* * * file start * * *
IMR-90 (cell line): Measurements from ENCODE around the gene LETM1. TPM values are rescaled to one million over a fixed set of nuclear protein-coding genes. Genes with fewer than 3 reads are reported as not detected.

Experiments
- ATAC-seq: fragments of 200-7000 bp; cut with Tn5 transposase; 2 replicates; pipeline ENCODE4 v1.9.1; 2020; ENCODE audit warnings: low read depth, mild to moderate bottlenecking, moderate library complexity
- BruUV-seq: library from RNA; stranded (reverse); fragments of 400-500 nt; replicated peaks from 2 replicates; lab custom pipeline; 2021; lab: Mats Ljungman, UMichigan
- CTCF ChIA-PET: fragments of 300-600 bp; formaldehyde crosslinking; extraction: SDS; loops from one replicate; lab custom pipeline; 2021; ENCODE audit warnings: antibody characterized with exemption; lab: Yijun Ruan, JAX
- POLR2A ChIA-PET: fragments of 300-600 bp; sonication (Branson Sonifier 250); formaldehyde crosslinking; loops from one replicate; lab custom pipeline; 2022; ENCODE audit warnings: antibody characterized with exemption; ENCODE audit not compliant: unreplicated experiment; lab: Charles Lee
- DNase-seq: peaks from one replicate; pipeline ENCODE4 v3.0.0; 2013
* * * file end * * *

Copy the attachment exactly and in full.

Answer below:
IMR-90 (cell line): Measurements from ENCODE around the gene LETM1. TPM values are rescaled to one million over a fixed set of nuclear protein-coding genes. Genes with fewer than 3 reads are reported as not detected.

Experiments
- ATAC-seq: fragments of 200-7000 bp; cut with Tn5 transposase; 2 replicates; pipeline ENCODE4 v1.9.1; 2020; ENCODE audit warnings: low read depth, mild to moderate bottlenecking, moderate library complexity
- BruUV-seq: library from RNA; stranded (reverse); fragments of 400-500 nt; replicated peaks from 2 replicates; lab custom pipeline; 2021; lab: Mats Ljungman, UMichigan
- CTCF ChIA-PET: fragments of 300-600 bp; formaldehyde crosslinking; extraction: SDS; loops from one replicate; lab custom pipeline; 2021; ENCODE audit warnings: antibody characterized with exemption; lab: Yijun Ruan, JAX
- POLR2A ChIA-PET: fragments of 300-600 bp; sonication (Branson Sonifier 250); formaldehyde crosslinking; loops from one replicate; lab custom pipeline; 2022; ENCODE audit warnings: antibody characterized with exemption; ENCODE audit not compliant: unreplicated experiment; lab: Charles Lee
- DNase-seq: peaks from one replicate; pipeline ENCODE4 v3.0.0; 2013